Continuing an acquisition spree that began with the controversial takeover of PeopleSoft and has included a number of smaller companies since, Oracle has agreed to buy Siebel Systems in a deal worth US$5.8 billion.
Oracle said the deal would make it the world’s top vendor of customer relationship management (CRM) software, vaulting it ahead of bitter rival SAP.
The deal calls for Oracle to pay $10.66 in cash for each share of Siebel stock outstanding, or about $5.85 billion. Siebel has about $2.24 billion worth of cash on hand, reducing the total value of the deal to about $3.6 billion.
That makes it a third the size of the PeopleSoft deal, but some analysts say it could be at least as significant in some key market segments.
“In a single step, Oracle becomes the number one CRM applications company in the world,” CEO Larry Ellison said in a statement.
Siebel brings 4,000 applications customers and some 3.4 million end users of its CRM products to the merger. The deal also “moves us closer to the number one position in applications globally,” Ellison added.
Siebel Chairman Thomas M. Siebel called the merger a “very beneficial business combination” and said that Siebel’s customers would benefit from Oracle’s strength in application development.
Oracle said it planned to “embrace” Siebel’s CRM products and make their features the centerpiece of a larger suite known as Project Fusion CRM.
Oracle said the merger has often been suggested by its customers. Many Siebel products are compatible with Oracle database systems.
CRM is considered one of the fastest-growing segments of the enterprise application business, with IDC predicting sales will grow to $10 billion annually by 2009.
The deal comes just nine months after Oracle finally closed the book on its PeopleSoft acquisition, one that took nearly two years to be completed amid a flurry of lawsuits and anti-trust investigations. In the meantime, Oracle scooped up a number of smaller companies, even outbidding rival SAP to acquire retail services software maker Retek, a deal worth $650 million.
Oracle and Siebel said the deal could close early in 2006, with Siebel’s shareholders still to vote on the merger, which will also need regulatory clearance to go forward. Whether there will be a battle over this merger is still to be seen, though analysts said it’s possible that SAP and others in the market may press for a close review of the merger.
Even without a government intervention, some analysts see plenty of pitfalls ahead as well. Some say this merger will be more cumbersome than the PeopleSoft buy, because that deal was about acquiring customers and this one is about finding ways to blend operations and keep Siebel’s existing product lines as the centerpiece of a larger strategy.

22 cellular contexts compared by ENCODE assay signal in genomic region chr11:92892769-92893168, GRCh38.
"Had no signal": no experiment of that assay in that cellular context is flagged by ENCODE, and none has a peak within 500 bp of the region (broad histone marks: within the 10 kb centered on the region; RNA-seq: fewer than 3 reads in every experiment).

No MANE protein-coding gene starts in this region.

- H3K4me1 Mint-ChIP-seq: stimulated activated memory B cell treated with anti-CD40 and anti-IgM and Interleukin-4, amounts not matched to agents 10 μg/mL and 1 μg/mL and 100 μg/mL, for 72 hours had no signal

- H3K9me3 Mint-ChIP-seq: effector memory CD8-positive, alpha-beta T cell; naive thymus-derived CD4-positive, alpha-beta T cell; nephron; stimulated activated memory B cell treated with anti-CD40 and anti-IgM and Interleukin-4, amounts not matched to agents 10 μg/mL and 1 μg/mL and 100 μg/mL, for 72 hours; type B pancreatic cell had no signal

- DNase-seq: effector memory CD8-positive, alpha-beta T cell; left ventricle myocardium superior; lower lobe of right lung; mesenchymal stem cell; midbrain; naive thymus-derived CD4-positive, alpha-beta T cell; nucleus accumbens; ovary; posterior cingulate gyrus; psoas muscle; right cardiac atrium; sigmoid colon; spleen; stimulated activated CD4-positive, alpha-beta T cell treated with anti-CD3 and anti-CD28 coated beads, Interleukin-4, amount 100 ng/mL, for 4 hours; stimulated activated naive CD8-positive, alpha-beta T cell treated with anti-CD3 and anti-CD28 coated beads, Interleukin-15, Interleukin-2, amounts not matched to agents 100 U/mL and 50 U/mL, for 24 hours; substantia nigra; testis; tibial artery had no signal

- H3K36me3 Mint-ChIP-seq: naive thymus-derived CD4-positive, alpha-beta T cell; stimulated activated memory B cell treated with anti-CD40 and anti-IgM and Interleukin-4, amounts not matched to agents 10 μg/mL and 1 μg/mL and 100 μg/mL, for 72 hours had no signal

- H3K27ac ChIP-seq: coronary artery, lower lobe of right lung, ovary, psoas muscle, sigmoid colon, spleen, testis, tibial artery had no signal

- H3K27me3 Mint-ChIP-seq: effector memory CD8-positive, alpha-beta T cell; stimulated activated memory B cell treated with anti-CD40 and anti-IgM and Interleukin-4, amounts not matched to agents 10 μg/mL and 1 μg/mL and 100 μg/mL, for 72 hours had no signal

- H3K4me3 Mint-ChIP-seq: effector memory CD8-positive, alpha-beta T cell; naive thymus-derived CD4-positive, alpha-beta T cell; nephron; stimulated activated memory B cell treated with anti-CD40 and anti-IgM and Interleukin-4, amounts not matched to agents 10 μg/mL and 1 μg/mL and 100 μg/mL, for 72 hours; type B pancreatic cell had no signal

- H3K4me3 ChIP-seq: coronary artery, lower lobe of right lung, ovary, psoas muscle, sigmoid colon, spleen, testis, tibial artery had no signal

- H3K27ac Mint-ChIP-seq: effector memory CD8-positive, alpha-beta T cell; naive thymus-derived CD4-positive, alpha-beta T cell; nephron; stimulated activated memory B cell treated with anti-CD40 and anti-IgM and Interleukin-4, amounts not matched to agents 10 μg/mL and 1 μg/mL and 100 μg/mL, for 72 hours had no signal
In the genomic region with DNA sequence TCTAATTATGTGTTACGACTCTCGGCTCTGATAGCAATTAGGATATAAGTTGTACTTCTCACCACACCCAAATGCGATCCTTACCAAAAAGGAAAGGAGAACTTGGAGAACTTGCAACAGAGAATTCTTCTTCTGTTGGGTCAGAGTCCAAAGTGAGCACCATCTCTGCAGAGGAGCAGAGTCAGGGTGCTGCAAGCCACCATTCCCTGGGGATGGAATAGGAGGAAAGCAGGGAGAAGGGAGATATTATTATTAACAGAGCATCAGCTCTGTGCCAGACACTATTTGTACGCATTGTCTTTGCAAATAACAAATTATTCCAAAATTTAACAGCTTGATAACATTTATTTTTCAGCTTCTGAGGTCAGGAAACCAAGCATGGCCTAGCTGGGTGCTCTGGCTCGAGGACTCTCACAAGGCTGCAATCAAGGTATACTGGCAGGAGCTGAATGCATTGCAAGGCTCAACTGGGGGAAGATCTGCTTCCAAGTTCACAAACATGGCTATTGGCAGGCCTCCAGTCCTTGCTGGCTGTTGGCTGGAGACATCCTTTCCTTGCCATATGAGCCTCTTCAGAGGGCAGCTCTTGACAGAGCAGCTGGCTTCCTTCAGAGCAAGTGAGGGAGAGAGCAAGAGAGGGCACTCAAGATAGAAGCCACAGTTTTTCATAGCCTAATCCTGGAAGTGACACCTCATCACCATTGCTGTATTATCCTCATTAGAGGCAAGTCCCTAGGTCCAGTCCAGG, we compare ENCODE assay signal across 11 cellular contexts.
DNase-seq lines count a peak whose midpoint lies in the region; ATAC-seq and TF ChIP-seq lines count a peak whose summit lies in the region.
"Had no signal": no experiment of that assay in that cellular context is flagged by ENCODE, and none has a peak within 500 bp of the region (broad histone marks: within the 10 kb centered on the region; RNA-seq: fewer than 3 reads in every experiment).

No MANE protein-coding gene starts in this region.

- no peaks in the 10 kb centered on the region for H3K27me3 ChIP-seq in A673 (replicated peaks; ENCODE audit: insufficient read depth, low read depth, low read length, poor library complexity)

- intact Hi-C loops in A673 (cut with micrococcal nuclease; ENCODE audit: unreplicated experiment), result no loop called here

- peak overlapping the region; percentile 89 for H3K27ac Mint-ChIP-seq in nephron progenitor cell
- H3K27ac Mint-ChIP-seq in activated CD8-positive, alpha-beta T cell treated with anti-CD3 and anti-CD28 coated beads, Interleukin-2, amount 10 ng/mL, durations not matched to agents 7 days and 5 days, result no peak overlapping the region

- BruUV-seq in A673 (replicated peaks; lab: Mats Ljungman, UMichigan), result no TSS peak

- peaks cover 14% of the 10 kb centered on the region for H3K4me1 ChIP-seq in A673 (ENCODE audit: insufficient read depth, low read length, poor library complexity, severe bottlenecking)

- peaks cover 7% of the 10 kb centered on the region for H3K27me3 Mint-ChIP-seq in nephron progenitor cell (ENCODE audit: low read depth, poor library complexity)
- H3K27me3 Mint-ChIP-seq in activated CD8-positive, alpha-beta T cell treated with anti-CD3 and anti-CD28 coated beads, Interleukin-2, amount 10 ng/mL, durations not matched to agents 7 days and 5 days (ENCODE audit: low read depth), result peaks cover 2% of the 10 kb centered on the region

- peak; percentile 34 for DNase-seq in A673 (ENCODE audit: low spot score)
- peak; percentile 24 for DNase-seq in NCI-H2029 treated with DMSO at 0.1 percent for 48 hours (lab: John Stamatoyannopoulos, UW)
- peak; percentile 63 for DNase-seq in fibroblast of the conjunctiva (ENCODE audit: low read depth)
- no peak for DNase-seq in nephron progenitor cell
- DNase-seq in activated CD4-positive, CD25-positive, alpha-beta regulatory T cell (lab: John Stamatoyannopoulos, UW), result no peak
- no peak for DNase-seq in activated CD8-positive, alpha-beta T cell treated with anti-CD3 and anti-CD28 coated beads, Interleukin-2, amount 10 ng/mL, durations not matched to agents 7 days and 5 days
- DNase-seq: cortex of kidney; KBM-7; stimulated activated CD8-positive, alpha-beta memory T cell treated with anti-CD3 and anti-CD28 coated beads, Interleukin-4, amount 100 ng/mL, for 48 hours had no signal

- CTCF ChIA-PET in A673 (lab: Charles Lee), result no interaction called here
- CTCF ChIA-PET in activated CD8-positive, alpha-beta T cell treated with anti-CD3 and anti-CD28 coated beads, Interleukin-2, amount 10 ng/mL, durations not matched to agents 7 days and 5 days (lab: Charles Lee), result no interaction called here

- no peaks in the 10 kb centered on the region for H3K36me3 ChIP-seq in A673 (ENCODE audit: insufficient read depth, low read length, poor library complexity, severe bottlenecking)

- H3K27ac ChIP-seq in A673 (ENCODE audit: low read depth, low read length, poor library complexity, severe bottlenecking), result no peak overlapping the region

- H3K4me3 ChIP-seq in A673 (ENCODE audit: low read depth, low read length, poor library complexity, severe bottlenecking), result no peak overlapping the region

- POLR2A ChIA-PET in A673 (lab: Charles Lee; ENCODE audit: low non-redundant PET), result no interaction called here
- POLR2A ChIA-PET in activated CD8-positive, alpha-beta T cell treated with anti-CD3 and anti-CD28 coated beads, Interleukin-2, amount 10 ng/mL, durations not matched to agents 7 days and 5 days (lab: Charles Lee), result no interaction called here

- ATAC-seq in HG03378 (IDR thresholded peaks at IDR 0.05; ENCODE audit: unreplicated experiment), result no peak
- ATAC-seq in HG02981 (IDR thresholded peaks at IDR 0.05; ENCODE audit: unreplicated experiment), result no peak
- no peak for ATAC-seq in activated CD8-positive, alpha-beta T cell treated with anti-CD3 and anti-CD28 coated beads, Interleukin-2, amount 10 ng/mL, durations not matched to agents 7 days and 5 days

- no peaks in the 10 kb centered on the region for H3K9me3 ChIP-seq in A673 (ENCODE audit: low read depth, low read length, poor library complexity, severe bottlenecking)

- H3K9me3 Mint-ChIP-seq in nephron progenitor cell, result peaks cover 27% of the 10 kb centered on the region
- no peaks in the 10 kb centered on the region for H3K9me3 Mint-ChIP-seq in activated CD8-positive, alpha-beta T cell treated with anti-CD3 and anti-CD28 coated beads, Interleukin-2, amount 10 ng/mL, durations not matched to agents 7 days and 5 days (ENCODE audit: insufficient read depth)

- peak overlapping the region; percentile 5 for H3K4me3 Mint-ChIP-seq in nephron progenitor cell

“Mergers typically don’t go well and this one has all the earmarks of major problems because of integration and cultural issues,” Enderle Group principal analyst Rob Enderle told CRM Buyer. “PeopleSoft was a customer acquisition … simple and elegant. This is grafting a third party product and existing organization and culture into a mature company with two competing lines. These typically do not go well at all.”
Enderle said the merger has the potential to be “nasty” in terms of internal politics. “Keeping the key Siebel employees will be very difficult. Larry [Ellison] isn’t a great people person and many may not like his extreme autocratic style. Odds are against this one working well.”
Martin Schneider, an enterprise software analyst with The 451 Group, said the deal makes sense for both companies.
“Though Oracle gains a still strong CRM market share leader, there is no guarantee that Oracle can bring Siebel back to its glory days,” Schneider said. “SAP is still aiming for CRM dominance in all its markets, and Oracle must create a focused product message quickly, and an even more focused sales force, if it wants the Siebel name to continue to be associated as a leader in CRM.”
Schneider said while the SAP-Oracle head-to-head matchup will likely get the most attention, it’s also possible that smaller vendors can gain by targeting gaps in the CRM offerings of the larger companies. Companies such as Salesforce.com, which offers hosted products as Siebel now does as well, may see gains, for instance.
“It will be interesting to see how the enterprise CRM space plays out in the next 18 months,” Schneider added.
As for competitors, Enderle said SAP, Microsoft and others can benefit by scooping up employees from the two companies as the merger proceeds. “Customers are often loyal to the people in situations like this and the sales forces of both companies will be in turmoil as the overlap there will be the most painful,” he added.